I now use cotton wadding and I've sent you enough to do a small cot quilt or cushion. I buy by the bolt but for a long time I used Polyester because that was the easiest for me to get. It’s sold in John Lewis and Hobbycraft but the cotton I order online. Again, if you read a lot you will see lots of views about what is best but what is most convenient for you is a good starting point. Don’t worry about getting sucked into things being done a certain way.

Its also possible to skip this layer completely, a lot of people use fleece for the backing which provides a lot of warmth and means you don't need wadding.

By the way, the US call wadding batting in case you get confused.


I've mentioned a couple of times different views and opinions so let’s expand a bit more. There are a lot of really experience people in this community who have tried everything and they know what works for them best and have really valid reasons for it. Most of them are happy to share their experience in a genuine and open way. But, like any group of people there are always those who are more dogmatic. We refer to them as “the quilt police”. They appear to find safety in only doing things in an “approved” way and will be very quick to tell you how you “should” do something even if you weren't asking. Thankfully they are few and far between and if you encounter one just smile say thanks and move on.

The vast majority of the community as I said in the beginning are lovely, generous, funny and welcoming. Well, that has been my experience anyway.

There are guilds you can join formally with the Quilters Guild in the UK the biggest or the new kid on the block is the Modern Quilt Guild which is an international group that has developed out of social media in the last few years. I’m the President of the London Modern Quilt Guild and getting to know so many fabulous quilters in real life is a joy.

There are also groups that meet up locally that aren't part of a wider guild. Google your area and you might find something.

Social media is a big thing. I started with this blog which is very neglected lately. I also am on Twitter, Instagram, Flickr and Pinterest as ShevvyLondon although I hardly ever use Pinterest. There are quilters on all of these although Flickr has messed around so much with its format it’s not as popular.
You will find lots of free tutorials, giveaways and swaps as you get further into social media so I highly recommend it.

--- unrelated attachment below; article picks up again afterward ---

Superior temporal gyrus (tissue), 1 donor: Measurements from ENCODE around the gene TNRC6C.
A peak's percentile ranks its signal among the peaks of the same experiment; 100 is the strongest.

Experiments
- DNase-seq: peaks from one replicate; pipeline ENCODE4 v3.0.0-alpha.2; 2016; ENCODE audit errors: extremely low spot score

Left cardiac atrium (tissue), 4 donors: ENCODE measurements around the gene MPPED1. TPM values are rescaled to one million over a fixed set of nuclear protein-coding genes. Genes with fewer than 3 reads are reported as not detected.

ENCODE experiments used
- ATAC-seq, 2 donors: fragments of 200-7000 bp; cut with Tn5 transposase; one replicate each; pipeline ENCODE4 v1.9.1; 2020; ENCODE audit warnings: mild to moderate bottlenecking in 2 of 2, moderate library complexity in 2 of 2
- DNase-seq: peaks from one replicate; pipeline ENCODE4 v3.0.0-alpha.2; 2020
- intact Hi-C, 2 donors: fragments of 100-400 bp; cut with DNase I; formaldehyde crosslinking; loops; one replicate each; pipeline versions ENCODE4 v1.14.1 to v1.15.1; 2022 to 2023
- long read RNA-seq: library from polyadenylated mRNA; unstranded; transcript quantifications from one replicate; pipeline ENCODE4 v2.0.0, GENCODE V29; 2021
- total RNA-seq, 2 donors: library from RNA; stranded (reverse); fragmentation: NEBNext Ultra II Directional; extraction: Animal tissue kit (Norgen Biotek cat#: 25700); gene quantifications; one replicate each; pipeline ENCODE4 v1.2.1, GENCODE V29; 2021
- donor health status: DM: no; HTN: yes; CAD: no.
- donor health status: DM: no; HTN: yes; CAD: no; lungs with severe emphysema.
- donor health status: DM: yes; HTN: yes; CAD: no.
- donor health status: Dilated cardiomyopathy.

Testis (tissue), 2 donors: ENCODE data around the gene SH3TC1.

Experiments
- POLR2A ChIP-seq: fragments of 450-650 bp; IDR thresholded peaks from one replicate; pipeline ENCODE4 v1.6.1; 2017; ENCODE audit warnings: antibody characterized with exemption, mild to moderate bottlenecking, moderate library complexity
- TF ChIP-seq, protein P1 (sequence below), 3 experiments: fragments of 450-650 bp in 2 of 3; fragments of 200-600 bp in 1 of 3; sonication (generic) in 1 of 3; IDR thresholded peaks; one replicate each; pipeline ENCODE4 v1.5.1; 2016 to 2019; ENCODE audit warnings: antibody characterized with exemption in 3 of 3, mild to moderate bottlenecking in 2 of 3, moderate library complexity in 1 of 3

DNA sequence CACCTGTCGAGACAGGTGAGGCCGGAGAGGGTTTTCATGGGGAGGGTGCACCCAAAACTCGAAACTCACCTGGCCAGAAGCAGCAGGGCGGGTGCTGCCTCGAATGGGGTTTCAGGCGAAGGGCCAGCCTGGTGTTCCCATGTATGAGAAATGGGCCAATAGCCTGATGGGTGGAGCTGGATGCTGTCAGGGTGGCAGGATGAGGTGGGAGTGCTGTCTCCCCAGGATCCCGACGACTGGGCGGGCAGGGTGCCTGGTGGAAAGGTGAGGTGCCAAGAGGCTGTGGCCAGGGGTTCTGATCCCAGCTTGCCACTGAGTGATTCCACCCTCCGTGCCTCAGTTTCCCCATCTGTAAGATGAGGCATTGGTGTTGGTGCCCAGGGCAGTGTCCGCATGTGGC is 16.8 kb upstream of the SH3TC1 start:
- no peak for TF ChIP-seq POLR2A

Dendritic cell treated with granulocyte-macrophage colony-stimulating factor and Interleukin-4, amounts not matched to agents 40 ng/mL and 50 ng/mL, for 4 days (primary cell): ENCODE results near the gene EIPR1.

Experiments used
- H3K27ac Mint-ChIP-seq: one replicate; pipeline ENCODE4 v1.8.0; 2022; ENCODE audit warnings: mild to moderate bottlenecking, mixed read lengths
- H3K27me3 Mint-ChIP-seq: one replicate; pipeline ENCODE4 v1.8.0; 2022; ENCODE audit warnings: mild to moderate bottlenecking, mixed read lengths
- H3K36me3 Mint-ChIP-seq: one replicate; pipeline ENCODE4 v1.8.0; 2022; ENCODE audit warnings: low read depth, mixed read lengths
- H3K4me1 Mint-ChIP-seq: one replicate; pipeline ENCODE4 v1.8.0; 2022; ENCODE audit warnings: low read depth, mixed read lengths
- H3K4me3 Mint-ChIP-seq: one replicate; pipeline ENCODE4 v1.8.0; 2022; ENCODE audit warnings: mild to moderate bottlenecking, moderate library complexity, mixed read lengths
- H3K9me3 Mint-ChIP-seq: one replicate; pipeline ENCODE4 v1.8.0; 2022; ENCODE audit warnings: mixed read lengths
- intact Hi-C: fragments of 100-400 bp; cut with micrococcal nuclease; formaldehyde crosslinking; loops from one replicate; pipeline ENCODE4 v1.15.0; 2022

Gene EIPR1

An example of the generosity of this community is the books I've sent you. These are a small sample of an enormous amount of books that were donated to our guild from the estate of a quilter who passed away if the hope they could be of use to new quilters.


The last thing to cover briefly is the quilting part itself. This can be as simple or complex as you want. Done by hand it can use find thread but also thicker to give a different look.

By machine you can use the basic straight stitch to straight line or make different designs. Older books talked a lot about stitch in the ditch which was putting the quilting line in the point where the patchwork seams met on the top so the quilting line wasn’t visible. You can do this or deliberately make the quilting visible.

There is also something called Free Motion Quilting which is a method of using your sewing machine with the feed dogs dropped so you free draw the design.

The Machine
Which leads me to a machine, a quilter has different requirements to a dressmaker when it comes to a sewing machine so give yourself a bit of time before making that investment.

However, there are a few things I think are must haves to make life easier:

· Needle down – this means that when you stop you can have the needle stay in the fabric
· Needle threader – just makes life easier
· Thread cutter – when you stop stitching there will be a button that cuts the threads
· Feed dogs can be lowered – if you want to Free Motion in time
· Throat space – this is the empty space in the middle of the machine to the right of the needle. When machine quilting the bigger the better as the size of quilt you make will be limited by how much you can get through this space.
· Drop in bobbin – very personal preference. The bobbins in some machines go in the top which I find easier, I can also see when the thread is running out.

Again, I have a brand I like but then I haven’t tried many. You will need to try if possible before buying but the brand that works for me is Janome.

All of this is just a starting point – have fun with it and any questions, feel free to ask. Come and visit our guild if you want and also in August there is the Festival of Quilts at the NEC.

I’m going on the Sat and Sun so if you want to come along let me know and we can arrange to meet.

I could say loads more, but that probably enough for now. Have fun.